Iraq Parliament Meets in "Defiance" of Terror

Iraq's parliament met in an extraordinary session of "defiance" Friday, the Muslim day of prayer, and declared it would not bow to terrorism. A bouquet of red roses and a white lily sat in the place of Mohammed Awad, the lawmaker killed in the parliament dining hall suicide bombing claimed by al-Qaida.

Parliament speaker Mahmoud al-Mashhadani opened the session and asked lawmakers to recite verses from the Quran in honor of Awad, whom he called a "hero."

The unprecedented Friday meeting was called to send
"a clear message to all the terrorists and all those who dare try to stop this (political) process, that we will sacrifice in order for it to continue,"
said al-Mashhadani, a Sunni Muslim.

"We feel today that we are stronger than yesterday," he said. "The parliament, government and the people are all the same - they are all in the same ship which, if it sinks, will make everyone sink."

An al-Qaida-led amalgam of Sunni insurgents claimed one of its "knights" carried out Thursday's suicide bombing in Baghdad's Green Zone and warned the "monkeys in parliament" to brace for more attacks. The U.S. military revised the death toll sharply downward, saying one civilian was killed. Late into Thursday the military had said eight people were killed and 23 wounded.

While the attack was widely believed to have been an al-Qaida mission, investigators said Friday they were focusing on security guards inside and outside the parliament building. The officials spoke on condition of anonymity because of the sensitivity of the investigation.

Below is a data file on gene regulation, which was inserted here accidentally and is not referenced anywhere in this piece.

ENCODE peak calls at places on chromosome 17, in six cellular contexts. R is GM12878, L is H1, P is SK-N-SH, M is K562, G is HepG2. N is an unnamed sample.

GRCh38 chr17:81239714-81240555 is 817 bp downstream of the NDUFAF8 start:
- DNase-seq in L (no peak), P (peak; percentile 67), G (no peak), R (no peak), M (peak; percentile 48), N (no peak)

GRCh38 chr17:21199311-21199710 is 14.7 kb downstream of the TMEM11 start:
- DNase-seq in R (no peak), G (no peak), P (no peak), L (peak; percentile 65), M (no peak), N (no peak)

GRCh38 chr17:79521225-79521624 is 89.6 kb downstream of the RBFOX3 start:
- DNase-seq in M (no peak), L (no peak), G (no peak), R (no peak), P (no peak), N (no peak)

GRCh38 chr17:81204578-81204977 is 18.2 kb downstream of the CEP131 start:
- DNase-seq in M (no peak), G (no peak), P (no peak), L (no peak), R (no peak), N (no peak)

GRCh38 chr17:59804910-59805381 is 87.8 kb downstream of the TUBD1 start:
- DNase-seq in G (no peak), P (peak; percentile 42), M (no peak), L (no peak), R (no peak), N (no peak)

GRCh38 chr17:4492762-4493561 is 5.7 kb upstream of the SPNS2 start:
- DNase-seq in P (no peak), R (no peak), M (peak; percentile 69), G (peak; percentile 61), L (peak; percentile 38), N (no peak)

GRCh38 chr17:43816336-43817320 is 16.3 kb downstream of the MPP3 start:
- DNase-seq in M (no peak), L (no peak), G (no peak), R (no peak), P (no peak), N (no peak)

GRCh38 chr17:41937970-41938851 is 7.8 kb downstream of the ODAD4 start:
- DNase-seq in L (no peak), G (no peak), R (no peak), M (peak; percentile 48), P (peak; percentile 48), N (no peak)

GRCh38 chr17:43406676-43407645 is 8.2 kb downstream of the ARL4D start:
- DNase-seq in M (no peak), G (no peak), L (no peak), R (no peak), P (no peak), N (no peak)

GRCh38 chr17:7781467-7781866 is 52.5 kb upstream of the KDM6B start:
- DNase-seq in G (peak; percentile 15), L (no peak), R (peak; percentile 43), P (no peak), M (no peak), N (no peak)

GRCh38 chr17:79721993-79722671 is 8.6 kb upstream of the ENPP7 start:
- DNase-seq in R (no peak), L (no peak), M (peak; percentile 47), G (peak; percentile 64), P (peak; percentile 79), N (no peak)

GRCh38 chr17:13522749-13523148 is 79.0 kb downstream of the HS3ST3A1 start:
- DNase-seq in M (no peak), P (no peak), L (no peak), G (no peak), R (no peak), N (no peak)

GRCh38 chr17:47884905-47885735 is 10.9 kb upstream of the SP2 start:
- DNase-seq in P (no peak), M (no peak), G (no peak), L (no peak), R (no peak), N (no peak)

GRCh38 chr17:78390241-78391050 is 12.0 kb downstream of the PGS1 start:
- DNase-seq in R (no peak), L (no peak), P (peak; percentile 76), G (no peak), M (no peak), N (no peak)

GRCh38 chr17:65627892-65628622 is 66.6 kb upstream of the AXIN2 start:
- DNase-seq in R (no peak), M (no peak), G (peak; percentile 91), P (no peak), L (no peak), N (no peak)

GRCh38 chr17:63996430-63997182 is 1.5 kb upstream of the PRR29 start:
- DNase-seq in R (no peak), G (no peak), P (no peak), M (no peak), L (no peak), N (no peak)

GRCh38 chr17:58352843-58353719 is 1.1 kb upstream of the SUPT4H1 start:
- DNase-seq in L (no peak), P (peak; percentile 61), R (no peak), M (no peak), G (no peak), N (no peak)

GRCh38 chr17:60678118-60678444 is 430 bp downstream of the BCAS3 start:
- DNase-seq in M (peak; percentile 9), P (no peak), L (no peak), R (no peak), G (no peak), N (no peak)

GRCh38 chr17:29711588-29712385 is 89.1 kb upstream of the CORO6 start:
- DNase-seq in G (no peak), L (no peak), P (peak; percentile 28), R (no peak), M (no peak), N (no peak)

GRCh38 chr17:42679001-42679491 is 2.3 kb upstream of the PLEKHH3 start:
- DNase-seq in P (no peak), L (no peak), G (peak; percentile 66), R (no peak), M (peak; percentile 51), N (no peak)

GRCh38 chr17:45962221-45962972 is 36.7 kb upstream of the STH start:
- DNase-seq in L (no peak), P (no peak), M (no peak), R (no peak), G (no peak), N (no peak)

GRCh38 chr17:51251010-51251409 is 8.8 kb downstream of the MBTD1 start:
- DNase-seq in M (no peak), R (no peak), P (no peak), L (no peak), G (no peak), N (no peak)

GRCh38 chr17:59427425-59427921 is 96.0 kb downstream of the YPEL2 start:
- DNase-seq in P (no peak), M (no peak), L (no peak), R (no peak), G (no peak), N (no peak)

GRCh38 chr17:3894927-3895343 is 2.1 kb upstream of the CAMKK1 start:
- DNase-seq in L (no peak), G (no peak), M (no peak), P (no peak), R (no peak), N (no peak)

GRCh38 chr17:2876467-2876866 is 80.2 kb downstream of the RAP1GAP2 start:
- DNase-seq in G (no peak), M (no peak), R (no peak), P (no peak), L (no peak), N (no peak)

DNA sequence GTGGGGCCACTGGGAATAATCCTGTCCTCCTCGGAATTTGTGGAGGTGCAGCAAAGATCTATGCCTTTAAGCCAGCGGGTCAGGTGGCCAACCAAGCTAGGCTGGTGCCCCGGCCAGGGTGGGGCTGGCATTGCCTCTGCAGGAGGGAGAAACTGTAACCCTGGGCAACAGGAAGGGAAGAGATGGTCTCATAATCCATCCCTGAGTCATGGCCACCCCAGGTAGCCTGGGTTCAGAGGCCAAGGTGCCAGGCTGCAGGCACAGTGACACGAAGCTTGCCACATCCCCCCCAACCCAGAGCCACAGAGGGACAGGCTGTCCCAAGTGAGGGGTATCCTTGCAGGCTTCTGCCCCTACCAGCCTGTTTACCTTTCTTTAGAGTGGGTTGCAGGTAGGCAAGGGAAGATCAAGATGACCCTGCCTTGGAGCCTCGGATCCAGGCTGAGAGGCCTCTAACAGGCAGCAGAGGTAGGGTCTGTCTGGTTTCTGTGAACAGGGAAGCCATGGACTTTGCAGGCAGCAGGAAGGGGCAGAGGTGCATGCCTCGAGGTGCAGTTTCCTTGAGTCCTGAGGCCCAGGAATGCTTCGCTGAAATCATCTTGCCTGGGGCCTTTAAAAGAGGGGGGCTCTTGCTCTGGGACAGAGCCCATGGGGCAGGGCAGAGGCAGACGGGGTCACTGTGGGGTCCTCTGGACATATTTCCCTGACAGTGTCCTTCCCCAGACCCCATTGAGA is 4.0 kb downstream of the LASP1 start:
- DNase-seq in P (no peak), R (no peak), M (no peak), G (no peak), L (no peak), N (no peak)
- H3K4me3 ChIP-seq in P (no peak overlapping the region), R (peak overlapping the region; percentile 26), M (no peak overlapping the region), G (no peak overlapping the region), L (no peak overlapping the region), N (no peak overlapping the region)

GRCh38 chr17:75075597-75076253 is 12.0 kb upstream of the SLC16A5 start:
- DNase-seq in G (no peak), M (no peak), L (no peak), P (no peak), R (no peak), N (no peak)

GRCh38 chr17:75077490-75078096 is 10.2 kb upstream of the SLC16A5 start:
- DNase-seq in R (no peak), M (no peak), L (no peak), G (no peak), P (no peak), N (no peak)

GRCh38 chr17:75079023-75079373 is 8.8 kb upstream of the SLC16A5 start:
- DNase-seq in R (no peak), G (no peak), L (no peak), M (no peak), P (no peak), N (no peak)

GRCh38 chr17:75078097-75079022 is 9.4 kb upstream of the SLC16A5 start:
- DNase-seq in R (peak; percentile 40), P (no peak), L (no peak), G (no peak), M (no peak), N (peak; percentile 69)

Iraq's Shiite-dominated Interior Ministry, which runs the police and national paramilitary force, on Friday took over security for parliament.

Regardless of the security breach, Odierno said, U.S. forces did not intend to assume responsibility for parliament security.

"It doesn't help them for us to provide that security, they have to do that," said Odierno, who declared his confidence in the Iraqi security forces.

Brig. Gen. Robert H. Holmes, deputy director of operations for U.S. Central Command, told The Associated Press in London that it was unfair to say the parliament bombing meant the failure of the U.S.-Iraqi security crackdown in Baghdad, now in its ninth week.

"That would not be a fair indictment. This incident is still under investigation. The Iraqi police or the Iraqis had responsibility for security of that target, albeit that there were lines of security around it. Ultimately it will come down to their investigation to see what happened there," Holmes said.

Hassan al-Sunnaid, a member of the parliament's Security and Defense Committee, told state-run Iraqiya television that three cafeteria employees were being questioned by security agencies, although it was unclear what their involvement in the bombing might have been.

In the special session Friday, lawmakers took the podium one after another to denounce the bombing. One legislator had his arm in sling and a woman lawmaker wore a neck brace.

"The more they (terrorists) act, the more solid we become. When they take from us one martyr, we will offer more martyrs," Vice President Adil Abdul-Mahdi said. "The more they target our unity, the stronger our unity becomes."


Talk Show America 4/16/2007



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Thanks For Listening -- Jay Are

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